Yes, the rebranding stuff is distasteful and Huck Scarry's collaboration on it is problematic, but that is a marketing scheme that is quite apart from his doing actual work in writing and illustrating children's books. From what I can tell from TSOR, mostly what Huck Scarry is doing with his father's characters is doing the illustrating for basic readers that have stories using the Busytown characters that spin off from particular books. Decrying this as "art-like works being produced merely to exploit a market" seems a bit harsh.

In a different vein, I was a bit surprised, given the direction of this note, that the recent Christopher-Tolkien-edited The Fall of Arthur didn't appear in it. That seems to be very much an example of the sort of thing you are concerned with here, so I wondered what you thought of that case?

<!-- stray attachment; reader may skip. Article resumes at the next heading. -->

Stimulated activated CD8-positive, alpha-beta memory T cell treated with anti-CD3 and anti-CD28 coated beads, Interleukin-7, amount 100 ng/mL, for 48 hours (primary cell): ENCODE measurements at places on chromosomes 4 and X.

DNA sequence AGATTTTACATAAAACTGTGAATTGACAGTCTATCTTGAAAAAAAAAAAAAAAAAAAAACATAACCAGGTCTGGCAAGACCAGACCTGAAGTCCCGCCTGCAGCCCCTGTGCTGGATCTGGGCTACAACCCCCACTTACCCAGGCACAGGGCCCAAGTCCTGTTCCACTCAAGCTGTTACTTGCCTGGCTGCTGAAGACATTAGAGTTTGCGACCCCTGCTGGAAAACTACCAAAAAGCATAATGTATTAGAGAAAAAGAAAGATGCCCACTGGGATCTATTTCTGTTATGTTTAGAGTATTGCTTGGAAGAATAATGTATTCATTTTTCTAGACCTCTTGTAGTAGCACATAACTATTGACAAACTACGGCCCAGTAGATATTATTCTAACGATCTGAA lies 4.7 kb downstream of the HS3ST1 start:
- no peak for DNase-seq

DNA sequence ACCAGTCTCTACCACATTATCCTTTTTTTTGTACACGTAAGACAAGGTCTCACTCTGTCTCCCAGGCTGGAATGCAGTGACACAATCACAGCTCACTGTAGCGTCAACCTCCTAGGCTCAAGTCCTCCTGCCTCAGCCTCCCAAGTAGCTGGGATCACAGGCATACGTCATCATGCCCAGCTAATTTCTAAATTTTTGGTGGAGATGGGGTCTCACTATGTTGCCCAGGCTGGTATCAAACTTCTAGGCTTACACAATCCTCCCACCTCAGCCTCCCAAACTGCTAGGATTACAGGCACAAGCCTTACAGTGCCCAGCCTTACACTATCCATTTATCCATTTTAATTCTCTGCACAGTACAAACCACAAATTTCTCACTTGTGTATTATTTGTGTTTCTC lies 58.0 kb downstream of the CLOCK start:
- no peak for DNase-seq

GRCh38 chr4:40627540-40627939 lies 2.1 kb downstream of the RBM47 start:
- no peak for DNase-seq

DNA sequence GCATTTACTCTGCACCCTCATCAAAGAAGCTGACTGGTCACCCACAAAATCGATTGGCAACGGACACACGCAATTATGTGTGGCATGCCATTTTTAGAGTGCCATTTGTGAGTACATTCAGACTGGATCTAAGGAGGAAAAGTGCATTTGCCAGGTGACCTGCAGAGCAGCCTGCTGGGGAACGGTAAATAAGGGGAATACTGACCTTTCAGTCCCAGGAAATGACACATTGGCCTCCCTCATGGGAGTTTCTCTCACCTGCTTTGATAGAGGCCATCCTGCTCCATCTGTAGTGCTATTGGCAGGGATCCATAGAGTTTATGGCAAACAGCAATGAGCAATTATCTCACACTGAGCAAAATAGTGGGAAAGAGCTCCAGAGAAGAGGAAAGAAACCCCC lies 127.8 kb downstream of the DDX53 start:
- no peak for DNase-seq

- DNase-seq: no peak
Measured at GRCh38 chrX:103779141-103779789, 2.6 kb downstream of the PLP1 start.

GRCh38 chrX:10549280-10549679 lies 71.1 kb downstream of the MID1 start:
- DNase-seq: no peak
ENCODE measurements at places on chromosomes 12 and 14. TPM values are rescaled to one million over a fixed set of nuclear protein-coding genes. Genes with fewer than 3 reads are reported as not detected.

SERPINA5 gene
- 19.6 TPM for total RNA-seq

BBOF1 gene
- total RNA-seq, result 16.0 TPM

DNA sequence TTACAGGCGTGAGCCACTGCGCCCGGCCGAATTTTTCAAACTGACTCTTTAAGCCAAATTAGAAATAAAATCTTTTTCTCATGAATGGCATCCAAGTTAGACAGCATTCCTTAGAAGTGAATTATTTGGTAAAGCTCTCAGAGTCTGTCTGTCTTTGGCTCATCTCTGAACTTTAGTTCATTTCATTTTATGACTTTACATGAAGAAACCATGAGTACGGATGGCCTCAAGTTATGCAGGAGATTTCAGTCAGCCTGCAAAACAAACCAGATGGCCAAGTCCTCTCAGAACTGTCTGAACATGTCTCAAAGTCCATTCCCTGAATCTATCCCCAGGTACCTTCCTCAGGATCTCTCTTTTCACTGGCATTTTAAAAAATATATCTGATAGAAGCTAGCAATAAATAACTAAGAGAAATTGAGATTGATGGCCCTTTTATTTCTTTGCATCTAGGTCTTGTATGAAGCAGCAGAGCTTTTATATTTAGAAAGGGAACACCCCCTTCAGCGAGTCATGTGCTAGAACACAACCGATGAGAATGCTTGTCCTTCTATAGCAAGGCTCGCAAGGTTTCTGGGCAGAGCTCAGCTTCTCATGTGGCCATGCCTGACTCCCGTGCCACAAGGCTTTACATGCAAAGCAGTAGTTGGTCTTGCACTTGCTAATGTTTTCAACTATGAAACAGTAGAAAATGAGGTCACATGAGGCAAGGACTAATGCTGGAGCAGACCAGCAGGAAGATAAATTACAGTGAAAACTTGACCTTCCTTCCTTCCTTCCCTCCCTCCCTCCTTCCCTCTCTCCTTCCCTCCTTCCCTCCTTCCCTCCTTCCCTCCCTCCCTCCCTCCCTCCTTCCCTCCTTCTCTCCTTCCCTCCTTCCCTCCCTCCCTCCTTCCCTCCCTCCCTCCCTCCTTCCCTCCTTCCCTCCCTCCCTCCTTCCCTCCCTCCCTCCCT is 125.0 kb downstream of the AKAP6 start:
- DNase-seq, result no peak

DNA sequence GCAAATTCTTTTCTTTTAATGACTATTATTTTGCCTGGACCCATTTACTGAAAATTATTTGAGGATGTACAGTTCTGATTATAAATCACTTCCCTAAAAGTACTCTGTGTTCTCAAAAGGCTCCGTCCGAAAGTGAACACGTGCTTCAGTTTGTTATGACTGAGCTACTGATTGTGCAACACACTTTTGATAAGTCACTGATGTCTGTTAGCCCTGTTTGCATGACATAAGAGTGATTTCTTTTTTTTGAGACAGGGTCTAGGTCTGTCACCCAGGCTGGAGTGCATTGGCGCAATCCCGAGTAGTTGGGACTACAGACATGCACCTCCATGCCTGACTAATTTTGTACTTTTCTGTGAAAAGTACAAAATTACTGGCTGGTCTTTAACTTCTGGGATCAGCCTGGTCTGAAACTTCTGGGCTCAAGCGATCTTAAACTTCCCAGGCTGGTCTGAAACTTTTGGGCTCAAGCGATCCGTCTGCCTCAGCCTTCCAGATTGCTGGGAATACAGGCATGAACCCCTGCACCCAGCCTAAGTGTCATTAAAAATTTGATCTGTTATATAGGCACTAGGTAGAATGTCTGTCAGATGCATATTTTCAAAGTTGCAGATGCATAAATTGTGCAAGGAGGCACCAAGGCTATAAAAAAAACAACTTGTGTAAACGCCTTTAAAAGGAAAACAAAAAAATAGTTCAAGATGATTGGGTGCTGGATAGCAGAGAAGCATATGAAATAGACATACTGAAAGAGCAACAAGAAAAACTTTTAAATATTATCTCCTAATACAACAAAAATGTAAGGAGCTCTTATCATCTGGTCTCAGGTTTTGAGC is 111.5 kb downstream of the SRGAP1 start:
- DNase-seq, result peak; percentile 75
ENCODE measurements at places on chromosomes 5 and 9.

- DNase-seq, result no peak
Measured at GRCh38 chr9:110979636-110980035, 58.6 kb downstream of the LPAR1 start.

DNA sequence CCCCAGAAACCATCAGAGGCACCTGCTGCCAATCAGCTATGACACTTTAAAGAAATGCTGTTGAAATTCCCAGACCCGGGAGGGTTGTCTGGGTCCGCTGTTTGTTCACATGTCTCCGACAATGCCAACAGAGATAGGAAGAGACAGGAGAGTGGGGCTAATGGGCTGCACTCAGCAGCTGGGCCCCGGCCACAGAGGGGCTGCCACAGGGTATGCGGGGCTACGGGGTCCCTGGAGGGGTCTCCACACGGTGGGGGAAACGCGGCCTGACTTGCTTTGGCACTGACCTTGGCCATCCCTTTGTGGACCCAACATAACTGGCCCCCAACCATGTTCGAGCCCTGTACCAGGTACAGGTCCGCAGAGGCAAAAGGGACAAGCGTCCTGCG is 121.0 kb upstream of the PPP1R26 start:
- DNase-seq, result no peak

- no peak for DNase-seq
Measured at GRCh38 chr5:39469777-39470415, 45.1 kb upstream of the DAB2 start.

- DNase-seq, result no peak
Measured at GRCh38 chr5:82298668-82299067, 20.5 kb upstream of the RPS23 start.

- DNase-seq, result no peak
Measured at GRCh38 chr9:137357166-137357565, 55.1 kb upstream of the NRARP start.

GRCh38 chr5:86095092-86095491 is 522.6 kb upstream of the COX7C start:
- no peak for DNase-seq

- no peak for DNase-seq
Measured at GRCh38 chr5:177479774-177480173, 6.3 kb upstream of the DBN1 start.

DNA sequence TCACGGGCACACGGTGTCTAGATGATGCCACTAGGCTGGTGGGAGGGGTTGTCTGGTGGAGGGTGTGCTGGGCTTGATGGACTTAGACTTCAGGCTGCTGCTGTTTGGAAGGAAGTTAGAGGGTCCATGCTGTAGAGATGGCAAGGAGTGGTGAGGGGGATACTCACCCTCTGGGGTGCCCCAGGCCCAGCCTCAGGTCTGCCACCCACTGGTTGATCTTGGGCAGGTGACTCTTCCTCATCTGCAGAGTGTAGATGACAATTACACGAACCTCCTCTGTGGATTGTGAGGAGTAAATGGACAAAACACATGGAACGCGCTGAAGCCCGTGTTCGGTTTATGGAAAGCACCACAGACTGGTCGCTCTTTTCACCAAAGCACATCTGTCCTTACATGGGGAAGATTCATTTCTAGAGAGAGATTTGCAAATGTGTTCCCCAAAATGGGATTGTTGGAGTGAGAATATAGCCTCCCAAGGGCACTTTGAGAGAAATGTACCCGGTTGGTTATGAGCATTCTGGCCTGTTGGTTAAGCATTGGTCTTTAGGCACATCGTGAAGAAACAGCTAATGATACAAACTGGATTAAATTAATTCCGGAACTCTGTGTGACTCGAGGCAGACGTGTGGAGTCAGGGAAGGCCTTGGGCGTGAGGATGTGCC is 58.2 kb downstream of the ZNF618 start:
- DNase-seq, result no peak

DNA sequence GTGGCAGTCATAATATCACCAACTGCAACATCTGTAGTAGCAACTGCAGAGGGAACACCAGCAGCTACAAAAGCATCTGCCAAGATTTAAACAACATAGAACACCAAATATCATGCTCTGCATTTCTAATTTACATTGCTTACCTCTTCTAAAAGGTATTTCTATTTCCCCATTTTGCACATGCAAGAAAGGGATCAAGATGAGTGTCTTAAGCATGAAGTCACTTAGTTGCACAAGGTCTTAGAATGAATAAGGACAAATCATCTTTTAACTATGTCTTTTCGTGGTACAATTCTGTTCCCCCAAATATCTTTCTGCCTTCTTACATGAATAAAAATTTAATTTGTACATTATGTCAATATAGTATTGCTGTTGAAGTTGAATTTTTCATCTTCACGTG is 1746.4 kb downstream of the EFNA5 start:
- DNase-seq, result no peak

Hm. My feeling has been that there are a lot of "new" books with the Richard Scarry characters in recent years with the Richard Scarry, Jr name on them. My take is that he has been cashing in on that name, and on the intellectual property, in the proliferation of these licensed works—on the other hand, your take also fits the facts just fine, and is closer to his. And greater-spirited, which is nice, too.

I should probably add that it's not as if it would really be better for the Random Penguin to carry on milking the Richard Scarry line without the participation of Huck Scarry. More seemly, maybe? Would the never-ending and ever-diminishing Disney versions of Pooh Bear seem less utterly shameless with some Milne involved? I don't know.